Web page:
Peter Reinhart, Ph.D., the company’s president and CSO, defined proteostasis as a “recent concept that brings together a number of pathways and protein complexes that have previously been viewed separately without the emergent understanding that comes from the realization that they form an interconnected network. The proteostasis network, composed of about 1,000 proteins, contains the ubiquitin proteasome system, chaperones, membrane trafficking pathways, and autophagy.
“It is the cellular machinery positioned between the birth of a new polypeptide chain and the protein’s final conformation, helping to maintain the folded protein at the correct location and at the appropriate concentration for all of its interactions and functions.” The functionality of the proteostasis network is compromised by cellular stress and declines with age.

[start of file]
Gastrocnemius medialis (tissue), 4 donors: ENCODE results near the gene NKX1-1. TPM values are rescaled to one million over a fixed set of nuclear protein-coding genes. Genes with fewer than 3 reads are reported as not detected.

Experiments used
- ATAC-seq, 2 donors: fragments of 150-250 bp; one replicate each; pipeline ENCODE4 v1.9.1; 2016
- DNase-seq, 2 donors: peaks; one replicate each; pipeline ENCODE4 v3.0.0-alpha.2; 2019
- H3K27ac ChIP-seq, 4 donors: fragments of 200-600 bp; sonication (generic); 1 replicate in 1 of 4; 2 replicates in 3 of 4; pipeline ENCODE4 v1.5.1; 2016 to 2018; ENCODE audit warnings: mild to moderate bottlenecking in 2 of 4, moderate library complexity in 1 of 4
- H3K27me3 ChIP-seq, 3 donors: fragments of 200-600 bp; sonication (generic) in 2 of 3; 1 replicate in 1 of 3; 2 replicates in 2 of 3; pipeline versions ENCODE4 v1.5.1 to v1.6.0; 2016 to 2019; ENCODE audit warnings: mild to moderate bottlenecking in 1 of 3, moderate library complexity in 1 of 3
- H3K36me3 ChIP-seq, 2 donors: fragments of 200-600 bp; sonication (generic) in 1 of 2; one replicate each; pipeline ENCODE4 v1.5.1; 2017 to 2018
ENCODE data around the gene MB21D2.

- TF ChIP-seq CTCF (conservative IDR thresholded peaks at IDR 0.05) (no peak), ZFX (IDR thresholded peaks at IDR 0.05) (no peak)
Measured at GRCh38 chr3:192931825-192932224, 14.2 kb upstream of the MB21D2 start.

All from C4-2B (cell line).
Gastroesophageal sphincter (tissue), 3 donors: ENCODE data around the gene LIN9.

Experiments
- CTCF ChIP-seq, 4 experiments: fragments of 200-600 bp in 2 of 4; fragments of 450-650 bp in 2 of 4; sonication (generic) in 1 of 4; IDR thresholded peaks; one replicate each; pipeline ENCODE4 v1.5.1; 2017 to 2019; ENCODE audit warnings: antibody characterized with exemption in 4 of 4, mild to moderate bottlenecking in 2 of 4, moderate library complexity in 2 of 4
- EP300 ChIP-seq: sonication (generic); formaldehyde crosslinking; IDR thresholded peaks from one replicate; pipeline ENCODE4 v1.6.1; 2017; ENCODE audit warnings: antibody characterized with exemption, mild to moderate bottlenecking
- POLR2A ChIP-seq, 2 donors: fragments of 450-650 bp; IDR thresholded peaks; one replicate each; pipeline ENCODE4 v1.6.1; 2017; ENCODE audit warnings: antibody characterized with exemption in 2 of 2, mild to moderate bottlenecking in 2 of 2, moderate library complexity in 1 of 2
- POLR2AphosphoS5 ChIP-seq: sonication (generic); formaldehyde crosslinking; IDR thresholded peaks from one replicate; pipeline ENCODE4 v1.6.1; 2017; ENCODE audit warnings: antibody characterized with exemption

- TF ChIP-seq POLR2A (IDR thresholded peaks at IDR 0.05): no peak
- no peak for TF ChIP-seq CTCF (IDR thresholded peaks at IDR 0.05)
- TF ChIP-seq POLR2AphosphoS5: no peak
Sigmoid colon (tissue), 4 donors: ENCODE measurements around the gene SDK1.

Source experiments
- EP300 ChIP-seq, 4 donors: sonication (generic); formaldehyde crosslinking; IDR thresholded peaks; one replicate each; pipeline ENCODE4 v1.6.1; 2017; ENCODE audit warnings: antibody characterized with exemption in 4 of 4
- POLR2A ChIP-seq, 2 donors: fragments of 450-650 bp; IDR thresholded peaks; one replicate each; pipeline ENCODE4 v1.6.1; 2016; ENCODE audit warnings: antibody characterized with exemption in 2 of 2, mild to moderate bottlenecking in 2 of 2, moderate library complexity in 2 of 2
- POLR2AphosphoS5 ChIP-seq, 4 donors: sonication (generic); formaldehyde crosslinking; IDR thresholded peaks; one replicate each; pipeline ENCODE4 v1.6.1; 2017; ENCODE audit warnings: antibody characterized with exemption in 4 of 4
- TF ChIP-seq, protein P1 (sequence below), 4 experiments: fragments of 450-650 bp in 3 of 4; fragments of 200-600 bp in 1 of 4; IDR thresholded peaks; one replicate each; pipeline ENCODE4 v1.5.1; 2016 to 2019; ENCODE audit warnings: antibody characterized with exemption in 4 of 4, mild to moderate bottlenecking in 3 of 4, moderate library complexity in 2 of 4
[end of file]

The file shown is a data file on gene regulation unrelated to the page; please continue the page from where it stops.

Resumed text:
Dr. Reinhart says that the company studies the proteostasis network in its entirety, focusing on 10 to 12 different pathways, to build network signatures that define disease progression. “We are getting these signatures by focusing on specific target diseases like cystic fibrosis and Huntington, Parkinson, and Alzheimer diseases.
“We collect high-quality, well-annotated human postmortem tissues to analyze how the proteostasis network is altered during disease progression. We can then find pathways and individual proteins that change early in the disease as well as others that change much later during disease progression, providing us a very dynamic view of the changing capability of cells to fold and traffic proteins or remove misfolded and aggregated proteins.”
As progress continues toward fixing misfolded proteins the question remains whether each misfolded protein will require its own specific therapeutic or whether a global, network-focused approach will be needed. Either approach, however, may provide some hope for treating previously intractable human diseases. While a fertile field for drug discovery, finding each miscreant protein form and a molecule to target it will take a while.